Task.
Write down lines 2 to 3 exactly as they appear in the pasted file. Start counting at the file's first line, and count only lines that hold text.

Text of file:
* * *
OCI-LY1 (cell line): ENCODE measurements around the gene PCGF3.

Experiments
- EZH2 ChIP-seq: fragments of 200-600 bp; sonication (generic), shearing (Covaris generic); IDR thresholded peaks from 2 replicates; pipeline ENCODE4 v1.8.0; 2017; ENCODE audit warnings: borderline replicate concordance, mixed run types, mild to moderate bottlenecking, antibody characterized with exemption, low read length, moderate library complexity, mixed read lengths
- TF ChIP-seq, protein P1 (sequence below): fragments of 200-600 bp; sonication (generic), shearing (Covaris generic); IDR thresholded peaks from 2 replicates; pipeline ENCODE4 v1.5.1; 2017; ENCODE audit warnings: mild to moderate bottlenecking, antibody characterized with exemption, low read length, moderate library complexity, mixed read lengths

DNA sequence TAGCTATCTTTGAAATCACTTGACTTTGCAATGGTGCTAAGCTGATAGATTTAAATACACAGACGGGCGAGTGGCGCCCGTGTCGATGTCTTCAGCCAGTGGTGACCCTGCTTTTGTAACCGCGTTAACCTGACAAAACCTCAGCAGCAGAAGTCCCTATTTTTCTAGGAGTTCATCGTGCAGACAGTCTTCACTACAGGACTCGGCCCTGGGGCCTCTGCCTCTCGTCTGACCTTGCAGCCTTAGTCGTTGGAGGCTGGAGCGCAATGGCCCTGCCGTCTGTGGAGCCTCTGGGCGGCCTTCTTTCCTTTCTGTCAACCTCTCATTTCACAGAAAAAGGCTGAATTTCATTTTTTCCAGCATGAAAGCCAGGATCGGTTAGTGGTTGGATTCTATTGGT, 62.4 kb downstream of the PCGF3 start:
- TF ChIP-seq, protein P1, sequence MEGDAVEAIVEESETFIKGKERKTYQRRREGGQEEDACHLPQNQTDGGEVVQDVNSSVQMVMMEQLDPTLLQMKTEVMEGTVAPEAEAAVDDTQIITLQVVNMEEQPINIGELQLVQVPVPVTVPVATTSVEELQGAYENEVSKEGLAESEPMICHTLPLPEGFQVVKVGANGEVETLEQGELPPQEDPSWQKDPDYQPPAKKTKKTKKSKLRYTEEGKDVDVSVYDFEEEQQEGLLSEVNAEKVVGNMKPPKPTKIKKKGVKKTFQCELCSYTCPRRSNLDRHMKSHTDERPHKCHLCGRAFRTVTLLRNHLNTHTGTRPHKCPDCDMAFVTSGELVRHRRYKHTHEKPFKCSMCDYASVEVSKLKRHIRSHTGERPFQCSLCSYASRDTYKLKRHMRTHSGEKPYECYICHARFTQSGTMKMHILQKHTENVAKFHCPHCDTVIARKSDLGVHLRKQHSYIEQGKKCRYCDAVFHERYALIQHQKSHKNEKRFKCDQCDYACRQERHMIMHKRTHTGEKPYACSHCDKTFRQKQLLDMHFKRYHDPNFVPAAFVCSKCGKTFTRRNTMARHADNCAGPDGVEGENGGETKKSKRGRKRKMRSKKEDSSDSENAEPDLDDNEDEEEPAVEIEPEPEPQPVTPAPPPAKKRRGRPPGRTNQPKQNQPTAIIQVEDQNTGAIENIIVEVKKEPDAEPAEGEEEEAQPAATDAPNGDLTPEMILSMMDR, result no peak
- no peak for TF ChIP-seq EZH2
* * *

Experiments
- EZH2 ChIP-seq: fragments of 200-600 bp; sonication (generic), shearing (Covaris generic); IDR thresholded peaks from 2 replicates; pipeline ENCODE4 v1.8.0; 2017; ENCODE audit warnings: borderline replicate concordance, mixed run types, mild to moderate bottlenecking, antibody characterized with exemption, low read length, moderate library complexity, mixed read lengths